Have you ever invested the time and money into an employee survey, but received a low response rate? It’s so frustrating! If the response is low enough, the data collected won’t be representative of the population. That means you can’t rely on the data and taking action because of the data is risky.
High response rates, on the other hand, deliver valuable information that you can rely on. Reliable employee feedback data empowers businesses to better assess workplace culture and employee satisfaction, as well as identify problem areas that need attention. Read on to learn more about how to increase response rates for your employee survey.
Everyone Deserves a Second Chance
While it can be disappointing that response rates weren’t as high as they needed to be, abandoning the process is the perhaps the worst thing we can do. Some of the benefits of a do-over include showing your employees that collecting their feedback matters and getting your hands on actionable data.
When you’ve determined what the problem was that caused your low response rate, commit to the process and do it again, learning from the initial mistake.
Paper or Plastic?
Paper surveys have been used for years and they have a ton of benefits. That said, because they are easily lost and distributed to your employees only once, they often have response rates that are lower than online employee surveys. While work email addresses are the most common distribution method, we also assign access codes to employees who do not have a work email address. Access codes are one way to enjoy the benefits of an online survey (faster project timelines, ability to pre-assign workplace demographics, a smaller price tag than paper surveys, and increased response rates) without assigning workplace email addresses to all your employees.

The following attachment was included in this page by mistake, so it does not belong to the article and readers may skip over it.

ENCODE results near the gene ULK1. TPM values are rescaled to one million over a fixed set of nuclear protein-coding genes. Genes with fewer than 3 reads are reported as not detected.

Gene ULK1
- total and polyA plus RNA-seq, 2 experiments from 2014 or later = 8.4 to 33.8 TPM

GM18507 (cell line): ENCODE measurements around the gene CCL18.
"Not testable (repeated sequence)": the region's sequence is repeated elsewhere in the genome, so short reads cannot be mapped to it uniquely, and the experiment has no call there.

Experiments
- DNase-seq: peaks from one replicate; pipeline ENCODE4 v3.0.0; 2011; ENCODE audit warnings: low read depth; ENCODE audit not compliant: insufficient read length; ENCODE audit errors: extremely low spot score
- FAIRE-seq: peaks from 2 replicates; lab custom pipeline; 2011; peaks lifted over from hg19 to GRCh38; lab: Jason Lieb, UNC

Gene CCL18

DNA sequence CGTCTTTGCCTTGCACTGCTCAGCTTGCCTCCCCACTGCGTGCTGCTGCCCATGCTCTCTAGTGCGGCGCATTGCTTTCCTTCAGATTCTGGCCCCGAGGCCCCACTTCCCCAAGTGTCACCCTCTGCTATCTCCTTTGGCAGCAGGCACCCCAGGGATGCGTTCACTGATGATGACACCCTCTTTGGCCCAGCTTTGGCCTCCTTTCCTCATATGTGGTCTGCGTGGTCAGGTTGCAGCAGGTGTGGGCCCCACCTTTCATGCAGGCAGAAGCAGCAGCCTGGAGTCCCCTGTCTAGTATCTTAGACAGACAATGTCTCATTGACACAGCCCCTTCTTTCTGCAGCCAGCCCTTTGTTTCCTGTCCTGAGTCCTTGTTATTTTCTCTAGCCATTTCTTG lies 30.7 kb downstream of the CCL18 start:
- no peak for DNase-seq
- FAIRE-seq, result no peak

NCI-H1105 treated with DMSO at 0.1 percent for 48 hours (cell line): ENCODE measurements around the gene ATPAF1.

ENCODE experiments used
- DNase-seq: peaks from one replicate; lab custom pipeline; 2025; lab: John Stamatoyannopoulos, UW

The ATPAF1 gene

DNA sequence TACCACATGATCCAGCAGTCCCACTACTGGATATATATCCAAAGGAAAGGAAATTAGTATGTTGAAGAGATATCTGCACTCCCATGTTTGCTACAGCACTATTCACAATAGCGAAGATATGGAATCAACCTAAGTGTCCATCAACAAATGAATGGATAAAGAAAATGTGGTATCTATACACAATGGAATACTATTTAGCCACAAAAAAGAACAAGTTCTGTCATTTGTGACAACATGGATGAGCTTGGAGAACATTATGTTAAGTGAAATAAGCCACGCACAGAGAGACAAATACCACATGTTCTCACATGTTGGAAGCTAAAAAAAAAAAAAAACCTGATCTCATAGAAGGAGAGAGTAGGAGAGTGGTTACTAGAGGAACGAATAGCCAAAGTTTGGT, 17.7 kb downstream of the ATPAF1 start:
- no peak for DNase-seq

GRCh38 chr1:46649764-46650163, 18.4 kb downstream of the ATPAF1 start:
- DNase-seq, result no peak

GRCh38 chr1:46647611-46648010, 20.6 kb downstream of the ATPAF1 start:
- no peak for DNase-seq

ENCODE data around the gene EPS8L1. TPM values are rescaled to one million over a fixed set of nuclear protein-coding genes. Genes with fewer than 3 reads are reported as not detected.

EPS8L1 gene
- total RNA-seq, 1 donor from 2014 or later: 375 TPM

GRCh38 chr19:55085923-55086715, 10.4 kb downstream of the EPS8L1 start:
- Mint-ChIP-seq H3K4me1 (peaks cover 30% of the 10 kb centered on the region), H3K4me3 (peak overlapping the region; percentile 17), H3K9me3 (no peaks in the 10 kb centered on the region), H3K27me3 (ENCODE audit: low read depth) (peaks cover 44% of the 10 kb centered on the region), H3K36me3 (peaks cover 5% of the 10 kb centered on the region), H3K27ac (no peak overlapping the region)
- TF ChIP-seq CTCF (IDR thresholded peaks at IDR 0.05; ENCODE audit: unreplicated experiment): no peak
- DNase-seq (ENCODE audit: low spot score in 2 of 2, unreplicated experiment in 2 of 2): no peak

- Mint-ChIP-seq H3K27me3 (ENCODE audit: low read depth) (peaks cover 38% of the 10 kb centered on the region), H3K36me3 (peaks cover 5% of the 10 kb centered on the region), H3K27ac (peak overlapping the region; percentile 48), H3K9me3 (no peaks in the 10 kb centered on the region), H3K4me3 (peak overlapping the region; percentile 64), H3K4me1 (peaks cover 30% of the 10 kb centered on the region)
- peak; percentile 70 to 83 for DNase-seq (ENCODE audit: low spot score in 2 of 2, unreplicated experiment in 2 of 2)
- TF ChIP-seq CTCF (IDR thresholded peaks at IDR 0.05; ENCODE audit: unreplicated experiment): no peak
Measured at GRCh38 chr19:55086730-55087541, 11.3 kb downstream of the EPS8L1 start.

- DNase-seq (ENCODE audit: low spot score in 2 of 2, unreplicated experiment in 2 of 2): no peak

Identify the Problem
If your response rate to a recent employee survey wasn’t what you had hoped it might be, begin by determining why. When you understand why employees didn’t respond, you can address the problem. Was the process difficult or complicated? Was there a technical problem that inhibited survey delivery or access? Do employee distrust that their feedback will be anonymous? Do employees believe that the organization will take action as a result of data collection or do they worry it will go into the proverbial black hole?
Here are some common issues that lead to low response rates:
An employee survey may go awry simply because of technical problems. While online surveys have a ton of benefits like lower costs, faster reporting cycles and even higher response rates, taking steps to avoid common technical issues is a critical step in your employee survey process. Ensure that survey invites make it past your firewall, web-hosted surveys can be used in common internet browsers, and that the survey is open long enough for participants to complete it. Generally, two weeks is plenty of time for an employee survey.
Strong internal communication is essential in a successful employee survey. Here are some of the things our most successful employers are doing:
- Share not only logistics, but goals and culture stories with your leadership team;
- Talk about why the survey matters;
- Use all-staff and departmental meetings to promote your upcoming survey;
- Launch a poster campaign with survey vitals;
- Send a note from human resources about how the data will be used;
- Send a letter from the CEO, emphasizing the importance of the survey; and
- Throw a launch party the day your survey goes live!
Lack of Trust
If employees don’t trust that their response data will be anonymous, they’ll be unable to share honest feedback. Consider what it would feel like, to walk into your boss’s office to say, “I don’t understand our long-term strategy, I don’t trust my supervisor, and I don’t plan to be here for the long haul.” We’d never do that if we hoped to have a job tomorrow. It’s too risky. Your employees feel exactly the same way.
Use these articles to understand the most important reasons for anonymity in employee surveys, how to assure your employees of survey anonymity, and, if needed, how to gain (or win back) employee trust.